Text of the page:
1. When did you decide to start writing stories?
I started writing stories when I was a kid, back in grade school. I would write stories and incorporate kids in my class as characters. I was an awkward kid. I wasn’t all that great at making friends. These stories were my attempt to fit in and to find my place.
The stories I came up with were fantasy adventure stories where the whole class was somehow trapped in a world of giants, monsters and witches. I tried to give everybody a scene of their own. Something that stood out. Of course, I did manage to piss off a few kids when I killed off their characters. I did this because (even back then) I knew that I needed a sense of danger! I tried to explain this to them but, as you can imagine, I didn’t put it in quite those same terms because I didn’t really understand the whole process that clearly at the time. I just had a feel for how you shaped a story. As you might imagine, even with my explanation, they didn’t take it well. Still, I had fun writing those stories.
I also remember writing a play and recruiting other kids to star in it. They were more than happy to agree to star in it. But, to be honest, I’m pretty sure that I was probably the only kid taking the idea of doing a play seriously. I suppose I didn’t care. Just writing the thing was fun for me – sharing story ideas with the other kids and knocking things around.
And that’s what I enjoy about writing today, coming up with a story-line and sharing it with people. It’s a thrill.
2. Why horror and suspense versus the other genres?
It was a great story. At least, the version of the story my dad told me was great. I never read any of the comics. He’d read them back in the 1940s. I think the Heap was reborn in comics published later, but I never picked any of those up. That wasn’t my Heap. My Heap was the version that came from my father’s bed-time stories.
My early love of horror also came from movies and television.
Growing up as a kid in the 1970s, one of my favorite things was staying up late every Saturday night and watching an old program titled - "Chiller Theater." It aired on a local network affiliate here inIt was a great time for a kid. And, being able to stay up past 11:30 made it feel like something special, something rare and extraordinary!
For me, the intro to Chiller was as much a classic as the films Chiller played. If you remember the intro to HBO’s “Tales From The Crypt” horror series, you’ll have an idea of what the intro to Chiller looked like. But you have to imagine that intro done with a much smaller budget and far less technical skill. The intro was set at night, with a pale moon in the background. The shot started with a long, tight zoom up a barren hillside, dotted with lifeless trees, until we reached the top where the model of a crumbling, Victorian style house stood. Then a booming, baritone voice announced the titles of the night’s double feature. It all ended with a flash of light and clap of thunder.
But, like everything, “Chiller Theater” came to an end. I don’t remember exactly when it went off
We knew the majority of these movies were never going to be classified as classics. But that wasn’t the point. We weren’t exactly cinephiles. We were teens who wanted a good scare and enjoyed hanging out together. Like staying up for Chiller, it was the experience that meant something, as much as any of the films we were watching. Staying up all night and watching these movies with my pals was something we shared as a tight-nit group. It defined us.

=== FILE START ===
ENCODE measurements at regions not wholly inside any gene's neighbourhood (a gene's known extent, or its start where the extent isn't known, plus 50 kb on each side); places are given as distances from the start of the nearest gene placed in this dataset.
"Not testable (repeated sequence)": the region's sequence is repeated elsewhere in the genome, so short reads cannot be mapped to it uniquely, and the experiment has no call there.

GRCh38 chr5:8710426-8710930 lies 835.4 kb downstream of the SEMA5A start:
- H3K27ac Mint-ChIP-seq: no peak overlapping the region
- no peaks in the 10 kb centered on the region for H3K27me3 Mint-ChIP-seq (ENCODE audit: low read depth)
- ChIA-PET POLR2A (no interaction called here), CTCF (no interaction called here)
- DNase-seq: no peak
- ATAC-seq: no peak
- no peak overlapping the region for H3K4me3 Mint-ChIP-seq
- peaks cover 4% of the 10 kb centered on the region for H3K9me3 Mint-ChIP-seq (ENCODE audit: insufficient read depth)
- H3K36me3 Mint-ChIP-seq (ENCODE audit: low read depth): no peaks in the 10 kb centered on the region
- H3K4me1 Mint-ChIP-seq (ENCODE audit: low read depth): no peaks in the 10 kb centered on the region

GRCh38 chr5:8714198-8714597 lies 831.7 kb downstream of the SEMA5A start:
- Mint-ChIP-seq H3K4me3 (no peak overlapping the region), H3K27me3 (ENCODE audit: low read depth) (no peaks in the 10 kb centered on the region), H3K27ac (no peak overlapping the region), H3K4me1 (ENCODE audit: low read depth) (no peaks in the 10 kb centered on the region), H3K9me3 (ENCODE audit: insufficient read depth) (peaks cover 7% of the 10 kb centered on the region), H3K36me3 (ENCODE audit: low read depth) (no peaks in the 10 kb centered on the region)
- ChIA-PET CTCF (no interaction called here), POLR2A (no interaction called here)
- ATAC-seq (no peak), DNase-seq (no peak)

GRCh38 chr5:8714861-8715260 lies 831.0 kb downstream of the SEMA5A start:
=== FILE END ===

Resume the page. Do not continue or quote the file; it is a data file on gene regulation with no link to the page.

Anyway, that was the start of my love of horror. Thanks to my sister, I went on to discover the books of John Saul, V.C. Andrews, Clive Barker and Anne Rice. And from there my love of horror grew.
The 1980s seemed like a great time for horror writers. There were so many books out there – and Stephen King stood at the top of the heap.
3. Who is your favorite character in Love Death and Other Lies and why?
That’s tough. But, if I had to choose a character, I think I’d say that my favorite character is Abby, Liv Bestte’s younger sister. The story really is Abby’s story, because the real character arc is dedicated to how she grows and becomes who she is at the end of the novel.
A major focus of the story is the dynamic between Liv and Abby. It is their relationship which propels the story toward its conclusion. Without their history, the story wouldn’t end as it does. This is despite the fact that Abby is the first person killed by the reanimated thing that was once Conner Bestte.
Abby is something of a tragic figure and I’ve always had soft spot for tragic figures. At the start, I’m certain the reader doesn’t look at Abby with much sympathy. But, hopefully, they will by the end. Through flashbacks that fill in her back story, I tried to show the reader how Abby ended up where she is at the beginning of the novel and how she becomes the person she is at the end.
4. What are your plans for the next writing project?
There are a couple of things I’m working on. The story I’m currently writing is about a demon who has been charged with following an orphaned girl from infancy to adulthood, waiting for his opportunity to corrupt her soul and damn her to Hell. Of course, it isn’t a clear-cut story. I’m working to make certain there are plenty of twists and turns packed into it.